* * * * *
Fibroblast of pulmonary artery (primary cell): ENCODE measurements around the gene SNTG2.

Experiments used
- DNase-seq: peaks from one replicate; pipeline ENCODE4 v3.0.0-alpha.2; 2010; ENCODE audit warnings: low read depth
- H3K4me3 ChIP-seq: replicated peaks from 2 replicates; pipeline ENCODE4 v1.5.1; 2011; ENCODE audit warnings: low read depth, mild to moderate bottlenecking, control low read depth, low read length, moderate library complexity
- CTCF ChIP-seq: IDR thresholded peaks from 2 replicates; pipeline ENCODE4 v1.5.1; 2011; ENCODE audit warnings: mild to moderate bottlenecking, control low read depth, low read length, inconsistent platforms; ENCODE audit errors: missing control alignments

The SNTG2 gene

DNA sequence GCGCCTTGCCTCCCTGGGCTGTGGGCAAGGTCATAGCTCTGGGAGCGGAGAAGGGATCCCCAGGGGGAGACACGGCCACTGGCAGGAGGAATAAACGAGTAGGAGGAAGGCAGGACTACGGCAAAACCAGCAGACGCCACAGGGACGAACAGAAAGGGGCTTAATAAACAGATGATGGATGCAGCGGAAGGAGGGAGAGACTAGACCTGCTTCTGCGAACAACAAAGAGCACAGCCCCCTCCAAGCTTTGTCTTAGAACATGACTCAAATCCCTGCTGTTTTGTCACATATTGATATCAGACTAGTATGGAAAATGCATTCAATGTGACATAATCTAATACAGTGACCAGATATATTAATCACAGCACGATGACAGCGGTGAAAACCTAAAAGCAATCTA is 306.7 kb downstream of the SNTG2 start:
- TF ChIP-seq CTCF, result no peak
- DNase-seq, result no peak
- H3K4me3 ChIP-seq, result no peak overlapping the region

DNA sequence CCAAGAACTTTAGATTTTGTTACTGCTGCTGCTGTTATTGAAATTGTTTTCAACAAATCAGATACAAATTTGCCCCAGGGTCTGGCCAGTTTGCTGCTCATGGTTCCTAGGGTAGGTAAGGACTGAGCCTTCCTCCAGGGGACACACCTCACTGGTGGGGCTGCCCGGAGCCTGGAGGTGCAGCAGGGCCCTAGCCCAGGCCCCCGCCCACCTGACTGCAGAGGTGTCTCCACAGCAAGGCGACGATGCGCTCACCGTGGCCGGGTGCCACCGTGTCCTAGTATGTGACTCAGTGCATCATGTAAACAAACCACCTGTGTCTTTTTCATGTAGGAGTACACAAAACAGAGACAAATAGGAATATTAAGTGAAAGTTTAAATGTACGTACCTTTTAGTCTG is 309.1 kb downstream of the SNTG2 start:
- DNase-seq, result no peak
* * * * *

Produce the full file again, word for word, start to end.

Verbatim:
Fibroblast of pulmonary artery (primary cell): ENCODE measurements around the gene SNTG2.

Experiments used
- DNase-seq: peaks from one replicate; pipeline ENCODE4 v3.0.0-alpha.2; 2010; ENCODE audit warnings: low read depth
- H3K4me3 ChIP-seq: replicated peaks from 2 replicates; pipeline ENCODE4 v1.5.1; 2011; ENCODE audit warnings: low read depth, mild to moderate bottlenecking, control low read depth, low read length, moderate library complexity
- CTCF ChIP-seq: IDR thresholded peaks from 2 replicates; pipeline ENCODE4 v1.5.1; 2011; ENCODE audit warnings: mild to moderate bottlenecking, control low read depth, low read length, inconsistent platforms; ENCODE audit errors: missing control alignments

The SNTG2 gene

DNA sequence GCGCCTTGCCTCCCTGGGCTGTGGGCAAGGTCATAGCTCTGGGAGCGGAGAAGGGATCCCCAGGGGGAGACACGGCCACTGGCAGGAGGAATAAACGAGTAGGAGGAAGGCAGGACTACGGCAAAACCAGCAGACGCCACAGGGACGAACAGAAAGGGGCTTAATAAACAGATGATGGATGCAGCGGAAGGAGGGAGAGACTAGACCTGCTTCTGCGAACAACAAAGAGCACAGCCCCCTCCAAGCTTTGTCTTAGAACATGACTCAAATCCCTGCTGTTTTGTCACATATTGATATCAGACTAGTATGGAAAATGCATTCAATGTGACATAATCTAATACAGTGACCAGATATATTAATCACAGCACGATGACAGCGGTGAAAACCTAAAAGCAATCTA is 306.7 kb downstream of the SNTG2 start:
- TF ChIP-seq CTCF, result no peak
- DNase-seq, result no peak
- H3K4me3 ChIP-seq, result no peak overlapping the region

DNA sequence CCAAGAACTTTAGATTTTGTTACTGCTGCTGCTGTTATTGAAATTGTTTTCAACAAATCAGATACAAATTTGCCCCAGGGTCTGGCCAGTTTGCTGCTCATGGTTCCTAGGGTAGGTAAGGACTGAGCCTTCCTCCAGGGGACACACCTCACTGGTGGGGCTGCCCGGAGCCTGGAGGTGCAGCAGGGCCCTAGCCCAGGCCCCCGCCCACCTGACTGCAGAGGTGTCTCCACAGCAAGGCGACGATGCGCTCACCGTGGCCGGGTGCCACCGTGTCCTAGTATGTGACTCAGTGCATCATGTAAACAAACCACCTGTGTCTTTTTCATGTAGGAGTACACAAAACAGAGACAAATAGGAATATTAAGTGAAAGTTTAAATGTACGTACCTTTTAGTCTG is 309.1 kb downstream of the SNTG2 start:
- DNase-seq, result no peak